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Profile: Jesper Kallestrup (University of Edinburgh)
  1. J. Adam Carter & Jesper Kallestrup (forthcoming). Extended Cognition and Propositional Memory. Philosophy and Phenomenological Research.
    The philosophical case for extended cognition is often made with reference to ‘extended-memory cases’ (e.g. Clark & Chalmers 1998); though, unfortunately, proponents of the hypothesis of extended cognition (HEC) as well as their adversaries have failed to appreciate the kinds of epistemological problems extended-memory cases pose for mainstream thinking in the epistemology of memory. It is time to give these problems a closer look. Our plan is as follows: in §1, we argue that an epistemological theory remains compatible with HEC (...)
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  2. J. Adam Carter, Jesper Kallestrup, S. Orestis Palermos & Duncan Pritchard (forthcoming). Varieties of Externalism. Philosophical Issues.
    Our aim is to provide a topography of the relevant philosophical terrain with regard to the possible ways in which knowledge can be conceived of as extended. We begin by charting the different types of internalist and externalist proposals within epistemology, and we critically examine the different formulations of the epistemic internalism/externalism debate they lead to. Next, we turn to the internalism/externalism distinction within philosophy of mind and cognitive science. In light of the above dividing lines, we then examine first (...)
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  3. Jesper Kallestrup (forthcoming). Review of Physicalism, or Something Near Enough, by Jaegwon Kim. [REVIEW] Philosophical Quarterly.
    The debate between the reductive and emergent materialist is still very much a live one. (Antony and Levine 1997; Auyang 2000; Bechtel and Richardson 1992; Block 1997; Boyd 1999; Crane 2001; David 1997; Fodor 1989; Fodor 1997; Kim 1993b; Kim 1994; Kim 1996; Kim 1999; Le Pore and Loewer 1987; Millikan 1999; Pereboom 2002; Rueger 2000; Van Gulick 2001; Yablo 1992). We argue that the best way to settle this debate is to take a step back and consider the metaphysics (...)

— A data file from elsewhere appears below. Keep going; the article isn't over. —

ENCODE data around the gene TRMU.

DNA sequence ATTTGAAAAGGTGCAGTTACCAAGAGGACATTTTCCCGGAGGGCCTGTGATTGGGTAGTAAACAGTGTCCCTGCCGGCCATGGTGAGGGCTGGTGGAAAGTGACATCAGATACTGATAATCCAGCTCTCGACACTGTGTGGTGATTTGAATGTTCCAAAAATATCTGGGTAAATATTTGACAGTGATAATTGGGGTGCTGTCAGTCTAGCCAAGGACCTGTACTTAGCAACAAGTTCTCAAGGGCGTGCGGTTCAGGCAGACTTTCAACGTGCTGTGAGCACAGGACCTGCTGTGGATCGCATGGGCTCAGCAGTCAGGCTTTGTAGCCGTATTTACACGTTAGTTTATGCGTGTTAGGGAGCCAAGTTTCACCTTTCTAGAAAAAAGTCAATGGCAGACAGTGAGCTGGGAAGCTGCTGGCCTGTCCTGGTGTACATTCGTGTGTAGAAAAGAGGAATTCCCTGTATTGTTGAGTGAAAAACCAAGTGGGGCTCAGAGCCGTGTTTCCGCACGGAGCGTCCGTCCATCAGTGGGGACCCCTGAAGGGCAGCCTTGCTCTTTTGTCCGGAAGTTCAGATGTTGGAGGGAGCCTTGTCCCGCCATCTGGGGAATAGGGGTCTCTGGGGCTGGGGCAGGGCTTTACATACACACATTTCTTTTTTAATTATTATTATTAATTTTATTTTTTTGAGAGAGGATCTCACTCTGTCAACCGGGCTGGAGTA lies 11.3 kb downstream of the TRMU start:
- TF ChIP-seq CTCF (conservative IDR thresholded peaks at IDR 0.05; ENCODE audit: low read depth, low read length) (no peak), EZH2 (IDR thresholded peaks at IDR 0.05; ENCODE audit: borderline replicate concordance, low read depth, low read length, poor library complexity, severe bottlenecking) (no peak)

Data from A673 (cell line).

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  4. Jesper Kallestrup & Mark Sprevak (eds.) (forthcoming). New Waves in Philosophy of Mind. Palgrave Macmillan.
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  5. Mark Sprevak & Jesper Kallestrup (eds.) (forthcoming). New Waves in Philosophy of Mind. Palgrave.
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  6. Jesper Kallestrup (2013). Scepticism and Reliable BeliefBy José Zalabardo. Analysis 73 (4):809-811.
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  7. Jesper Kallestrup & D. H. Pritchard (2013). The Power, and Limitations, of Virtue Epistemology. In Ruth Groff & John Greco (eds.), Powers and Capacities in Philosophy: The New Aristotelianism. Routledge. 248--269.
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  8. Nikolaj Jang Lee Linding Pedersen & Jesper Kallestrup (2013). The Epistemology of Absence-Based Inference. Synthese 190 (13):2573-2593.
    Our main aim in this paper is to contribute towards a better understanding of the epistemology of absence-based inferences. Many absence-based inferences are classified as fallacies. There are exceptions, however. We investigate what features make absence-based inferences epistemically good or reliable. In Section 2 we present Sanford Goldberg’s account of the reliability of absence-based inference, introducing the central notion of epistemic coverage. In Section 3 we approach the idea of epistemic coverage through a comparison of alethic and evidential principles. The (...)